God so loved the ‘world’! The ‘world’ stands for humanity! All these people were bonifide human beings.  God worked with what he had! Rahab believed the God of Israel so much so she endangered her life to become a part of them (Joshua 2:9-13). Tamar was interested in preserving the seed of Judah. Ruth chose to follow Niaomi’s God (Ruth 1:16). Her story is a story of redemption. ‘Her of Urias’ raised Solomon who wrote the book of Proverbs. Mary helped change the course of spiritual history!

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Sibling Rivalry

The twelve sons of Jacob became the foundational family of Israel. In Genesis 37, the focus of Jacob’s family is on the sibling relationships of the twelve. In verse one, the record indicates that Jacob was living in Canaan. In the ensuing verses, we find out that Joseph was a favorite of his father, Jacob, because he was a child of his old age. He gave him a beautiful coat of many colors. This did not sit well with his brothers.

In verse two,  we read about Joseph tending sheep with four of his brothers: Naphtali and Dan, (who’s mother was Rachel’s servant, Bilhah) and Gad and Asner (born of Zilpah, Leah’s servant).  Joseph was the son of Jacob and Rachel (three varieties of half-brothers listed here, there were four in total). These mixed polygamous marriages spawned complicated and difficult relationships. Joseph returned to Jacob from tending sheep and delivered an evil report on some things going on. The end result was more ill feelings.

Joseph had a dream in the middle of all this, that stirred up even more dislike. God had called Joseph to be a leader.  Joseph’s brothers’ reactions to this dream were predictable:

And his brethren said to him, Shalt thou indeed reign over us? or shalt thou indeed have dominion over us? And they hated him yet the more for his dreams, and for his words. Genesis 37:8

His father’s reaction to a second similar dream was recorded in verses 10-11:

10 And he told it to his father, and to his brethren: and his father rebuked him, and said unto him, What is this dream that thou hast dreamed? Shall I and thy mother and thy brethren indeed come to bow down ourselves to thee to the earth? 11 And his brethren envied him; but his father observed the saying.

The brothers were ready to kill him. Ruben and Judah stepped in and it was decided to sell Joseph to traveling Ishmaelites for 20 pieces of silver and that is how Joseph ended up in Egypt. The rest of Genesis is about the Joseph story from chapters 37, 39-50. We can read the detailed outcome of all this by reading the ending, but Joseph could not have seen this. He must have trusted in Almighty God by putting one foot in front of the other and believing day by day.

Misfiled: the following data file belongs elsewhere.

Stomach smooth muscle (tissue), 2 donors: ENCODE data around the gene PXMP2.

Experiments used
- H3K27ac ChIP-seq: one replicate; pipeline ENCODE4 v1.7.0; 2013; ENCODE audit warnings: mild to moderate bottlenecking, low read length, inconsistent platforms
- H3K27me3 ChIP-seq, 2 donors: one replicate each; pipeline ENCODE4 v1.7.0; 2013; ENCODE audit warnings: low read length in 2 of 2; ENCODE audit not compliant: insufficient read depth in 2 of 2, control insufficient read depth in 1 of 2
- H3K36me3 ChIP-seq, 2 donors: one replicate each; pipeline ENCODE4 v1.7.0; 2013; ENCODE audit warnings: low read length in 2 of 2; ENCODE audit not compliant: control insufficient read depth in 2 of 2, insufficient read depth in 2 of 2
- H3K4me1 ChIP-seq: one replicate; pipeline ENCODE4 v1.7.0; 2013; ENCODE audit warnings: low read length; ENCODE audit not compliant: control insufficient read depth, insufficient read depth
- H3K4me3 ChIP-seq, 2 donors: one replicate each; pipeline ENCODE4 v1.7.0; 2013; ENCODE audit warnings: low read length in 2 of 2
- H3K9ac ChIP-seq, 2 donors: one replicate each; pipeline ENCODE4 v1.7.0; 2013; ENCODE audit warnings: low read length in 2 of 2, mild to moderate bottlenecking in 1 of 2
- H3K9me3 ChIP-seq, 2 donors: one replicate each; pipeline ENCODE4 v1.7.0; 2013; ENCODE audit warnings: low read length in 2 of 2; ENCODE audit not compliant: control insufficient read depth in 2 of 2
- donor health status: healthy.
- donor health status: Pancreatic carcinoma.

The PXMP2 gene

When the brothers decided to get rid of him, the coat was one of the first things to go. Then they cast him in a pit. When stuff like this happens, it can be attributed to several things: like jealousy, envy and anger. All these feelings thrive in a mind where there is a lack in trust and believing in the Almighty God. The outcome of all of it, whether the brothers understood it or not, was to try to bring Joseph down in his own mind and challenge what God had called him to do.  Joseph found himself at the bottom of a pit, without the beautiful coat and he knew that his brothers had turned against him.

The only answer for Joseph was God as we will see later. The story of Joseph is one of believing, success, victory, forgiveness in true sense of forgiveness, the story of a man in whom the spirit of God was, and most important: the love of God for His people:

18 Who is a God like unto thee, that pardoneth iniquity, and passeth by the transgression of the remnant of his heritage? he retaineth not his anger for ever, because he delighteth in mercy.19 He will turn again, he will have compassion upon us; he will subdue our iniquities; and thou wilt cast all their sins into the depths of the sea.20 Thou wilt perform the truth to Jacob, and the mercy to Abraham, which thou hast sworn unto our fathers from the days of old. Micah 7:18-20